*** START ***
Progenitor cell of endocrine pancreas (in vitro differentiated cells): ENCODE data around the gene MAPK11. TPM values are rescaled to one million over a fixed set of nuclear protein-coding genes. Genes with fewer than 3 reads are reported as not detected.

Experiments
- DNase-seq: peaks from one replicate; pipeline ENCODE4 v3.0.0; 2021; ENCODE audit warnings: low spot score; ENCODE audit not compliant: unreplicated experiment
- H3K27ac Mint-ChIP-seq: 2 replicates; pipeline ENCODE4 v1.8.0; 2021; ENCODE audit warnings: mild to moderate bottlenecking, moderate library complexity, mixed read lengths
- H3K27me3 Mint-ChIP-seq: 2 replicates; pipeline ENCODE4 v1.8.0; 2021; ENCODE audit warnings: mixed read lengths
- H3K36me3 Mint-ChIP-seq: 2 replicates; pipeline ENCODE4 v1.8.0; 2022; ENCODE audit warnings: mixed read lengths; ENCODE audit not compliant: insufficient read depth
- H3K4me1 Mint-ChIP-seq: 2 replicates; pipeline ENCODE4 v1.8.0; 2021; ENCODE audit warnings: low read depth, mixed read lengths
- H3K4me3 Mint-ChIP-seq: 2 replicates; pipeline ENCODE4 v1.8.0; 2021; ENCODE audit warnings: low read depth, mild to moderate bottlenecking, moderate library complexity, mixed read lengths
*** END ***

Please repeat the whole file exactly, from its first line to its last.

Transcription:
Progenitor cell of endocrine pancreas (in vitro differentiated cells): ENCODE data around the gene MAPK11. TPM values are rescaled to one million over a fixed set of nuclear protein-coding genes. Genes with fewer than 3 reads are reported as not detected.

Experiments
- DNase-seq: peaks from one replicate; pipeline ENCODE4 v3.0.0; 2021; ENCODE audit warnings: low spot score; ENCODE audit not compliant: unreplicated experiment
- H3K27ac Mint-ChIP-seq: 2 replicates; pipeline ENCODE4 v1.8.0; 2021; ENCODE audit warnings: mild to moderate bottlenecking, moderate library complexity, mixed read lengths
- H3K27me3 Mint-ChIP-seq: 2 replicates; pipeline ENCODE4 v1.8.0; 2021; ENCODE audit warnings: mixed read lengths
- H3K36me3 Mint-ChIP-seq: 2 replicates; pipeline ENCODE4 v1.8.0; 2022; ENCODE audit warnings: mixed read lengths; ENCODE audit not compliant: insufficient read depth
- H3K4me1 Mint-ChIP-seq: 2 replicates; pipeline ENCODE4 v1.8.0; 2021; ENCODE audit warnings: low read depth, mixed read lengths
- H3K4me3 Mint-ChIP-seq: 2 replicates; pipeline ENCODE4 v1.8.0; 2021; ENCODE audit warnings: low read depth, mild to moderate bottlenecking, moderate library complexity, mixed read lengths